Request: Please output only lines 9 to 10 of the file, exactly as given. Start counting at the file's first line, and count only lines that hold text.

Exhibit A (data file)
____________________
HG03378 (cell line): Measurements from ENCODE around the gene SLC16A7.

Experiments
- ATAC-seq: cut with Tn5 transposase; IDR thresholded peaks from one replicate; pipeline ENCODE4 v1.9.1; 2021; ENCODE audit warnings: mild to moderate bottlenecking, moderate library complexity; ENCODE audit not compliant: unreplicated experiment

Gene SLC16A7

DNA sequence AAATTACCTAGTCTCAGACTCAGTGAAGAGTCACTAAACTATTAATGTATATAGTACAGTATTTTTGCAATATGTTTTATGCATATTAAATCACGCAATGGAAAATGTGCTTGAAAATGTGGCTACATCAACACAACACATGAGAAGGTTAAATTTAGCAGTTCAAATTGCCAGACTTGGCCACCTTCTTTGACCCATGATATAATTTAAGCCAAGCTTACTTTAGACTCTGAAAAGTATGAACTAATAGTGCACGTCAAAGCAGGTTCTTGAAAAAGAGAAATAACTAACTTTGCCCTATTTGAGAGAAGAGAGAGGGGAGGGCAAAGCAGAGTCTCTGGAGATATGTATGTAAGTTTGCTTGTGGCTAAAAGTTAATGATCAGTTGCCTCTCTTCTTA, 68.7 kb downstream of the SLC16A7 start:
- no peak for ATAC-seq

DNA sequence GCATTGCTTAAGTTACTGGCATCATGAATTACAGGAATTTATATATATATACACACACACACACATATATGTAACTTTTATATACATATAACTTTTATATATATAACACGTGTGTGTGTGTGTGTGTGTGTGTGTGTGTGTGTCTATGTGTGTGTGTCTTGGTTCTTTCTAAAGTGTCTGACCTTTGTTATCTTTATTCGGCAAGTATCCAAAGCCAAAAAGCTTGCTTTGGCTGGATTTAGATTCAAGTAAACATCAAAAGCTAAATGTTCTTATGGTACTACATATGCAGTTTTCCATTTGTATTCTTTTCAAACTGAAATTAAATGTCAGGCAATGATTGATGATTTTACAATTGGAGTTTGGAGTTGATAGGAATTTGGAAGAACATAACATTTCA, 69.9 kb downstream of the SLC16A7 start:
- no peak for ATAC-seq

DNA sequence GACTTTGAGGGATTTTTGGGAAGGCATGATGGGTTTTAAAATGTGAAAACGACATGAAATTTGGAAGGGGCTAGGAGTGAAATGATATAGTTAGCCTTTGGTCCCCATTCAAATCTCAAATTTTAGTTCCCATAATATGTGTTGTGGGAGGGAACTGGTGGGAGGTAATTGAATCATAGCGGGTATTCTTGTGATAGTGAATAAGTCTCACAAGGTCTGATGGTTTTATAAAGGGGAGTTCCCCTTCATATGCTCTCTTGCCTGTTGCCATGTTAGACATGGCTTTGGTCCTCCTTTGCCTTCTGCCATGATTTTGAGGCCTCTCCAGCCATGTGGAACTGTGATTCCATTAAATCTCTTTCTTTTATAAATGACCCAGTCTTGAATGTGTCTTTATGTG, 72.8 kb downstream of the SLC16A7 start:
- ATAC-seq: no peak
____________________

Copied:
DNA sequence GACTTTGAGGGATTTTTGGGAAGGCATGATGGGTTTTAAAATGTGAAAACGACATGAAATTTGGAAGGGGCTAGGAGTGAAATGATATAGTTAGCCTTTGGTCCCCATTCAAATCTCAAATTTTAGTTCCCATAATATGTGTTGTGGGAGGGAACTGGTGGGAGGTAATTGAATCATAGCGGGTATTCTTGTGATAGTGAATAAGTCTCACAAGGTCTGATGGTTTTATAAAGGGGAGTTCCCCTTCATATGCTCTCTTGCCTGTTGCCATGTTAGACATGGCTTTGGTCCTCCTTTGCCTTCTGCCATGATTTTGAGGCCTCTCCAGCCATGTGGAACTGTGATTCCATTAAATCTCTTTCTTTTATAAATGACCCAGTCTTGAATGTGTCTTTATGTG, 72.8 kb downstream of the SLC16A7 start:
- ATAC-seq: no peak